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Trust guidance

Who is needed to set up a trust?

There are three groups of people needed to set up a trust. These are the settlor, the trustees, and the beneficiaries. These are commonly used terms referred to in our trust deeds, and throughout our trust pages.

  • The settlor – this is the person or people who set up the trust, and put their life policy into it. So the person or people who set up the trust will be the current owners of the life insurance policy. The settlor chooses the trustees, and decides who they would like the beneficiaries to be.
  • The trustees – these are the people responsible for looking after the policy put into trust, for the person or people who will get the money when the life policy pays out – the beneficiaries.
  • The beneficiaries – these are the people who will get the money from the trust.

Should a policy be put into trust?

Advantages
  1. Proceeds are paid to the right person or people.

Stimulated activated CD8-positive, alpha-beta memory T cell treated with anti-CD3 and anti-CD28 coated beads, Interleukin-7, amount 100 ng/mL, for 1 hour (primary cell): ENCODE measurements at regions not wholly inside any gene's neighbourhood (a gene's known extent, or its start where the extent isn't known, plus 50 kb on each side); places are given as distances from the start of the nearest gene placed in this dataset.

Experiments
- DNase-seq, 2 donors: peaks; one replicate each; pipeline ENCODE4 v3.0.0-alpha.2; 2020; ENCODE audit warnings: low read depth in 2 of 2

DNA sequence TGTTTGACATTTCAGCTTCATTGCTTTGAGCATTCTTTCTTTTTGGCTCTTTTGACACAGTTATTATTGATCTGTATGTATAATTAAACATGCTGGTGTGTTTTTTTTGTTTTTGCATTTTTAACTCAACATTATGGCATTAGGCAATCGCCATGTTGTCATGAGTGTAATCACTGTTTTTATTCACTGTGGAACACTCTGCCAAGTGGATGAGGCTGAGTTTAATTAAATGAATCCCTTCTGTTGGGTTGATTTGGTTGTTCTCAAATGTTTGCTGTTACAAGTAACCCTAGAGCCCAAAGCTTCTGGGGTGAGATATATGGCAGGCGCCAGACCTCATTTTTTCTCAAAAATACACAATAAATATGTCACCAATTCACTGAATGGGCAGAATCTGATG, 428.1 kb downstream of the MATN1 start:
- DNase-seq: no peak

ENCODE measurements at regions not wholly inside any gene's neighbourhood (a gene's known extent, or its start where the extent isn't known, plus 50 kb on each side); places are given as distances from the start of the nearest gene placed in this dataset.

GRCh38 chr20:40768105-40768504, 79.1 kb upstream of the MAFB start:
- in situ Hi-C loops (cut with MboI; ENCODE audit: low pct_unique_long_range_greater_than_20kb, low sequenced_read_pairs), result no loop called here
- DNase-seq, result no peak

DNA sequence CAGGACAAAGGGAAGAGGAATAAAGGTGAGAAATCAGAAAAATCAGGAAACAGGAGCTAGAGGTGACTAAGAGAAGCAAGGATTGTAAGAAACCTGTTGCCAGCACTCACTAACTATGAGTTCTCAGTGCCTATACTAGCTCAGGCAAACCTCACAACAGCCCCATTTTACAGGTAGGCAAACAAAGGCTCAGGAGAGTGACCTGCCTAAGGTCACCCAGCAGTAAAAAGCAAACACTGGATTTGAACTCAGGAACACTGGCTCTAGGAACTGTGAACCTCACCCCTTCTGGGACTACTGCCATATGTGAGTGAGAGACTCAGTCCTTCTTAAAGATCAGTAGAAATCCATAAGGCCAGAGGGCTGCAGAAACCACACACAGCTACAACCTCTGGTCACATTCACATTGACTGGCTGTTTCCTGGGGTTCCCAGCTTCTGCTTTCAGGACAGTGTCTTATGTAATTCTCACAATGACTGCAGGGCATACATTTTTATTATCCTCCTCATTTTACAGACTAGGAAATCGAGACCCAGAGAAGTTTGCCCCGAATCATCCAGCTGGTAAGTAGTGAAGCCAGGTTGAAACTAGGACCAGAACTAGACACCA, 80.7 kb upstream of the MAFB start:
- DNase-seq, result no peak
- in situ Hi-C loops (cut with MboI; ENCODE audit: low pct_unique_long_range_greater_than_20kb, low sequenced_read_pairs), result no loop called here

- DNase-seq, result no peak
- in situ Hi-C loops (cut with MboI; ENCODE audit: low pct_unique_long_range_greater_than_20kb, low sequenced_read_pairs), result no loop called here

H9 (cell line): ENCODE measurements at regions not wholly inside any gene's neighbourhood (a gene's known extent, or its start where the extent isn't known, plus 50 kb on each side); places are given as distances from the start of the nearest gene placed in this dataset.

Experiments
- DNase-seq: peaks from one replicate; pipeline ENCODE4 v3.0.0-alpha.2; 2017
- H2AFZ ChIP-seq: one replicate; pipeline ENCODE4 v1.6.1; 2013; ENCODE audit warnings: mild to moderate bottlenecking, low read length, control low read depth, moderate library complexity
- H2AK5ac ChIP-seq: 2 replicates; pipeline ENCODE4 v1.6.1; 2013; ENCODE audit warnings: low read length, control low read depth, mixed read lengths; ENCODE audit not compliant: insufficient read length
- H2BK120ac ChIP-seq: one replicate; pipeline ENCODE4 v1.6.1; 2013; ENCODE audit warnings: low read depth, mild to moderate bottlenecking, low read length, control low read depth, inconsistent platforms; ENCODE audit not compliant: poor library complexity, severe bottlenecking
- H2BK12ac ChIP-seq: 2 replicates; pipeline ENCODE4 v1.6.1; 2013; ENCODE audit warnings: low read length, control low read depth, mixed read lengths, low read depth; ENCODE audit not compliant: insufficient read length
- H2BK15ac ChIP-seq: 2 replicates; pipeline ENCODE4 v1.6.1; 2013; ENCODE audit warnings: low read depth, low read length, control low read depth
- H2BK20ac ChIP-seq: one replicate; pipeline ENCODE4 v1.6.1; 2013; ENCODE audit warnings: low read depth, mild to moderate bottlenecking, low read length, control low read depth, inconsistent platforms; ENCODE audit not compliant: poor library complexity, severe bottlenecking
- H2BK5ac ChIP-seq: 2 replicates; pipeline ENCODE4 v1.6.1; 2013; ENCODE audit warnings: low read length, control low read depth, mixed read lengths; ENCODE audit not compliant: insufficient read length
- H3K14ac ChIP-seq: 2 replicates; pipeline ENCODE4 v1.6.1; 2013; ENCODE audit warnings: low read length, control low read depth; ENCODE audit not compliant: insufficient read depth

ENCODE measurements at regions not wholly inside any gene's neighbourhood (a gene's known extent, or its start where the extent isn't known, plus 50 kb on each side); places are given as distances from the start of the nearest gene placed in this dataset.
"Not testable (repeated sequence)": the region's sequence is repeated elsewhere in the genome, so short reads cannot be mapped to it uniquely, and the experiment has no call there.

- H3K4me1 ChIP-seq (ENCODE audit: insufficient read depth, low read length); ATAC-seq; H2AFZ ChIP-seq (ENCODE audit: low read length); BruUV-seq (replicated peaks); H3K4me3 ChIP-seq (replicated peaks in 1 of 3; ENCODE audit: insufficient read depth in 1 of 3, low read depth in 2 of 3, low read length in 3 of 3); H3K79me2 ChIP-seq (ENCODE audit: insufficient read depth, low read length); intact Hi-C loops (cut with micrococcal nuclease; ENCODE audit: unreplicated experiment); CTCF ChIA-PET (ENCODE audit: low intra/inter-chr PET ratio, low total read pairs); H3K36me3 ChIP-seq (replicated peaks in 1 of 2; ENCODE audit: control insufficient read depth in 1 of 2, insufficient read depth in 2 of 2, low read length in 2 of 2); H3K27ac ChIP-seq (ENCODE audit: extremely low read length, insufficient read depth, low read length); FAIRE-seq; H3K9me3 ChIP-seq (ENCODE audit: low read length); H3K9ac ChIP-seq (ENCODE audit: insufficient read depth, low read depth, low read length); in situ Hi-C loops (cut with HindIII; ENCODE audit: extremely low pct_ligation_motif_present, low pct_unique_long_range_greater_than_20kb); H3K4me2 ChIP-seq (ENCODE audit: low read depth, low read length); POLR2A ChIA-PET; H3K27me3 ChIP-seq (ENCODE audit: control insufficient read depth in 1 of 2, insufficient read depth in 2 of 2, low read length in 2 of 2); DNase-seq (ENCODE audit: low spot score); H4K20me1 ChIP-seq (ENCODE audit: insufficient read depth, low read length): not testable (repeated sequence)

2. Proceeds are paid out quickly; there's no need to wait for probate (which can take some time).
  3. Helps to avoid inheritance tax - the proceeds won't normally be included in the deceased's estate and can usually pass tax-free to whoever is chosen as beneficiaries.
Disadvantages
  1. The policy can't be taken out of trust later on.
  2. Control over the policy is given to the trustees, so your client can't make changes to it.
  3. Your client can't benefit from the policy (can be complicated for joint life policies).

Survivorship Clause

A survivorship clause allows a surviving settlor to get the proceeds of a trust if they survive 30 days from the death of the first settlor to die. If both settlors die within 30 days of each other, then the trust property reverts to the beneficiaries.

For example, if your clients are married with children, they could make sure the proceeds of their protection policy would go to:

  • Their children if they die within 30 days of each other
  • The surviving spouse if one of them survives the other by 30 days

This means the trust can be flexible enough to provide the money where it needs to, by supporting the family at a difficult time, or provide for the children without being part of their estate for Inheritance Tax purposes.

To include the survivorship clause, your client will need to 'opt in' when filling in the trust deed. This is explained in the guidance notes for the trust deeds.


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LV=, County Gates, Bournemouth, BH1 2NF, UK